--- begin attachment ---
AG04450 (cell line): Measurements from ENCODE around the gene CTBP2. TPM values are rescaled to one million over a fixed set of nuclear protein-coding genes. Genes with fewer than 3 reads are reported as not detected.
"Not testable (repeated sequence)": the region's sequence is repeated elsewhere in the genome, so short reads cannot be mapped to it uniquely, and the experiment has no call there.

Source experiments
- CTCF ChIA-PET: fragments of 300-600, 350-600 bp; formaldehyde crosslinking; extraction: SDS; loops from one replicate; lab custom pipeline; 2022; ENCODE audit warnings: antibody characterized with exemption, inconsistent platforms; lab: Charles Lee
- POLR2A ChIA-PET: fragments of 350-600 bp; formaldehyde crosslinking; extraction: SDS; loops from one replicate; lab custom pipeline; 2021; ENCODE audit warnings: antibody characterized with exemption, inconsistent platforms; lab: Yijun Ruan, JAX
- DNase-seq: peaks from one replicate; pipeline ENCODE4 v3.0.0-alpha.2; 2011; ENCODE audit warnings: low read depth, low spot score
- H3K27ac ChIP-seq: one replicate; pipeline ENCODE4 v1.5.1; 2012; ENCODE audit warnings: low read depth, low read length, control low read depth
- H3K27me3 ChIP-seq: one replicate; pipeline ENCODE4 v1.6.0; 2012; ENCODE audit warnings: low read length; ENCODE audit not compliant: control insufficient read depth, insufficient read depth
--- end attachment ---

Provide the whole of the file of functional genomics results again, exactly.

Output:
AG04450 (cell line): Measurements from ENCODE around the gene CTBP2. TPM values are rescaled to one million over a fixed set of nuclear protein-coding genes. Genes with fewer than 3 reads are reported as not detected.
"Not testable (repeated sequence)": the region's sequence is repeated elsewhere in the genome, so short reads cannot be mapped to it uniquely, and the experiment has no call there.

Source experiments
- CTCF ChIA-PET: fragments of 300-600, 350-600 bp; formaldehyde crosslinking; extraction: SDS; loops from one replicate; lab custom pipeline; 2022; ENCODE audit warnings: antibody characterized with exemption, inconsistent platforms; lab: Charles Lee
- POLR2A ChIA-PET: fragments of 350-600 bp; formaldehyde crosslinking; extraction: SDS; loops from one replicate; lab custom pipeline; 2021; ENCODE audit warnings: antibody characterized with exemption, inconsistent platforms; lab: Yijun Ruan, JAX
- DNase-seq: peaks from one replicate; pipeline ENCODE4 v3.0.0-alpha.2; 2011; ENCODE audit warnings: low read depth, low spot score
- H3K27ac ChIP-seq: one replicate; pipeline ENCODE4 v1.5.1; 2012; ENCODE audit warnings: low read depth, low read length, control low read depth
- H3K27me3 ChIP-seq: one replicate; pipeline ENCODE4 v1.6.0; 2012; ENCODE audit warnings: low read length; ENCODE audit not compliant: control insufficient read depth, insufficient read depth